So children young people's rights, this is one of the priorities under A Fairer Future. And why this priority? So for us at Esmée, we believe that if we are going to achieve A Fairer Future, we need to address inequality and injustice early. We need lasting changes to policy and practice that gets support to all children in the vital first years of life, and young people at important transition points in adolescence.
We have five long-term outcomes in this priority, which you can see in the funding guidance Luna has kindly pasted the link in the chat. And the four that I'm going to be talking us through this afternoon are our early years outcome, our preventative work around young people, legal support, and youth-led change. I'll then be handing over to my colleague, Laura, who will talk us through the fifth outcome, which is our leaving care learning programme.
Those of you who have applied to Esmée before will recognise these areas of focus, which aren't a wild departure from our previous strategy. But what we've tried to do in this iteration, very much in response to feedback, is be much more specific and transparent about what we're hoping to achieve through our funding.
And also what are our areas of interest. For example, we've supported organisations trying to reduce school exclusions for a long time. But we've not explicitly said that. So we want to be clear about what we will and won't support so organisations know whether it's worth investing the time in an application.
And although we're trying to be more specific, this doesn't mean that as Esmée's moving to do more project funding, we will continue, as our preference, to give core costs and unrestricted funding for organisations who are focused on achieving the same outcomes that we're working to.
So I'm going to take us through each of the outcomes in turn, but before I do, so, I just wanted to talk a little bit about how we make decisions in general.
So across all of our three aims at Esmée, we are looking for applications that do three things. We are looking to support organisations, that when they're trying to create change are leading the way either themselves or as part of a movement or collaboration.
We're also very interested as our strategy says, on unlocking change. And we know this isn't easy, but we want to fund work that is looking to drive change for the future by breaking new ground or by using tried and tested models to push things forward.
And we want work to support work that makes a lasting difference, that reaches beyond direct beneficiaries and those directly engaged, to try and influence policy, practice and behaviour.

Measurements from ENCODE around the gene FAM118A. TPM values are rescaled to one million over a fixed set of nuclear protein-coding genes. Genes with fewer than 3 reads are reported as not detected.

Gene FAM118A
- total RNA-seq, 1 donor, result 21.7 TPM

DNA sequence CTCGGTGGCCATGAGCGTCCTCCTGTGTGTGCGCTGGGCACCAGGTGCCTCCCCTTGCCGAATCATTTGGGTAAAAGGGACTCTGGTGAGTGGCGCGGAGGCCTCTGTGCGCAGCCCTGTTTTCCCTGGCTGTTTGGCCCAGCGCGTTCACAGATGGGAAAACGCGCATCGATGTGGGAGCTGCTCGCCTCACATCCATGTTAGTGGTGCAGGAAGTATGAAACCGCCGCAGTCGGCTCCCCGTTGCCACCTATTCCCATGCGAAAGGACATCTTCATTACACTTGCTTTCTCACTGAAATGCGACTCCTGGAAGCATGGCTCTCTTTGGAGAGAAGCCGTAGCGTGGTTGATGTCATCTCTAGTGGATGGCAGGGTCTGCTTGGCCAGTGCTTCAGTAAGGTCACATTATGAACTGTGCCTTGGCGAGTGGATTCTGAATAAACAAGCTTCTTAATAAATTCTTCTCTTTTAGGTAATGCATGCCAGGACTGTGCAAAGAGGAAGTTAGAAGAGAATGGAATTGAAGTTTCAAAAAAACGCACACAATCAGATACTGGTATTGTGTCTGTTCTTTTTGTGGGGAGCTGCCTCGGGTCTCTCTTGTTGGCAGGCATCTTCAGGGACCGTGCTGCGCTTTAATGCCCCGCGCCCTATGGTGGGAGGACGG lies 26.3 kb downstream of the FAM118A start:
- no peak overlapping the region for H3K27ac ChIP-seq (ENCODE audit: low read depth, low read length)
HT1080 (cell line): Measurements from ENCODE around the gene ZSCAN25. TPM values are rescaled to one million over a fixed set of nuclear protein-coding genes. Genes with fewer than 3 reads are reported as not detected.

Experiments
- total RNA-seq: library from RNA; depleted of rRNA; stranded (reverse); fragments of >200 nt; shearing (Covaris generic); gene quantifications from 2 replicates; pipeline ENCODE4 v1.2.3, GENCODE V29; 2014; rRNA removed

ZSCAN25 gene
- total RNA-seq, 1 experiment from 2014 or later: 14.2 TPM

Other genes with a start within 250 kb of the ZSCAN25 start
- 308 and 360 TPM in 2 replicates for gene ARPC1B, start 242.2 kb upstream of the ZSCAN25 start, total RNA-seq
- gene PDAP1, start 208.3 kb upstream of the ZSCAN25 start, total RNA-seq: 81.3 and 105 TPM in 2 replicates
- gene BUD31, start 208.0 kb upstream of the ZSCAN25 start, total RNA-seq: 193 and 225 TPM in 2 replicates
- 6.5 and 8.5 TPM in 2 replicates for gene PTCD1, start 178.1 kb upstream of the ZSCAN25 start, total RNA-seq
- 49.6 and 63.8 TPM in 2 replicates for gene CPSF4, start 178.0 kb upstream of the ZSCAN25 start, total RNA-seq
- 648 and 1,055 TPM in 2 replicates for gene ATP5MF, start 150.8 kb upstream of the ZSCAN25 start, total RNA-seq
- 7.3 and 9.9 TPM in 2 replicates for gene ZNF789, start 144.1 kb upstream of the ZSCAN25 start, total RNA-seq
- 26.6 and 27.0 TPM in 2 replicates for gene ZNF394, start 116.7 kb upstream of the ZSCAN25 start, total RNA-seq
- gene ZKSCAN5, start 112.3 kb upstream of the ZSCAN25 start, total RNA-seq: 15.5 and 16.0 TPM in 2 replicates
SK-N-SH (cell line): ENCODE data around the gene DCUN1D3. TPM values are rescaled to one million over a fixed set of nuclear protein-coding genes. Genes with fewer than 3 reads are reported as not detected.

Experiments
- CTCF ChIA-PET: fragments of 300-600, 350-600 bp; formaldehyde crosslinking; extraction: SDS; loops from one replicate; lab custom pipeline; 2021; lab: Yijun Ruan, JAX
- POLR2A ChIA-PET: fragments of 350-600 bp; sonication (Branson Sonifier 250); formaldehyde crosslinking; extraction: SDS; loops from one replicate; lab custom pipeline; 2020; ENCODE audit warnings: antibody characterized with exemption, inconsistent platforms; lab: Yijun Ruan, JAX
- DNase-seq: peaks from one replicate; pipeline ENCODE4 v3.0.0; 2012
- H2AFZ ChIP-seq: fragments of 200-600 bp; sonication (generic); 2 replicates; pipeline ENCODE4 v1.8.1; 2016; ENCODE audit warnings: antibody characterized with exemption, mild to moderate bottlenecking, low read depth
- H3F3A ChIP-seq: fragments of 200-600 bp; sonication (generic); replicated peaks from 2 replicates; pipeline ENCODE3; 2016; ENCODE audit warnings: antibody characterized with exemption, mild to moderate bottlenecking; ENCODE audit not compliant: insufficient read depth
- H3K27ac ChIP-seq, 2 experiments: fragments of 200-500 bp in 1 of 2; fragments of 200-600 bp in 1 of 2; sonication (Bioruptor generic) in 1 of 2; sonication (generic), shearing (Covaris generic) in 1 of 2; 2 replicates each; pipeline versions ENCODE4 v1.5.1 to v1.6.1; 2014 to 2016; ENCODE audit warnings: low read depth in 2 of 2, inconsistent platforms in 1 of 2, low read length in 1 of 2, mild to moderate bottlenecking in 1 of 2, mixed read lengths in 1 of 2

As Veda has already said, Esmée receives many more applications than we're able to support. So it may be that your application is in one of our areas of interest and perhaps needs these three aims. But because of the volume of of applications that we receive, we need to prioritise. So we want to be clear about how we make these decisions and how we prioritise.
Particularly at this time when organisations are under so much pressure, as we know, and particularly uncertainty with ongoing impact of COVID and concerns about rising costs.
So when we're making decisions, we consider track record. So we'll be looking at the successes and the change, you've managed to create already on policy and on practice, and also what you've learned when things haven't worked. And in terms of track record, we are conscious that particularly historically, not everyone is offered a seat at the table in terms of policy discussions. So certainly, particularly organisations who are led by disabled people or led by those from racialised communities - we want to understand what your plans are for how you will create this change around policy and practice.
Connections. We're interested in how you're connected across the sector to create this change, and also how your work connects and complements all the work that we support. And if you want to find out more about that there's a link on our website so that you can find out what we already fund.
We're interested in the broader context, particularly in this moment, what are the opportunities and barriers for you to create the change that you're working on? Who your allies and your collaborators? And how will you use the levers that you see to influence change?
And we want to know what's the difference that our support can particularly make, what value could our funding and extra support add to your work.
The other thing that I want to mention which cuts across everything that we fund under children young people's rights is what we say in our guidance about wanting the views and voices of young people to be at the heart of the work that we support.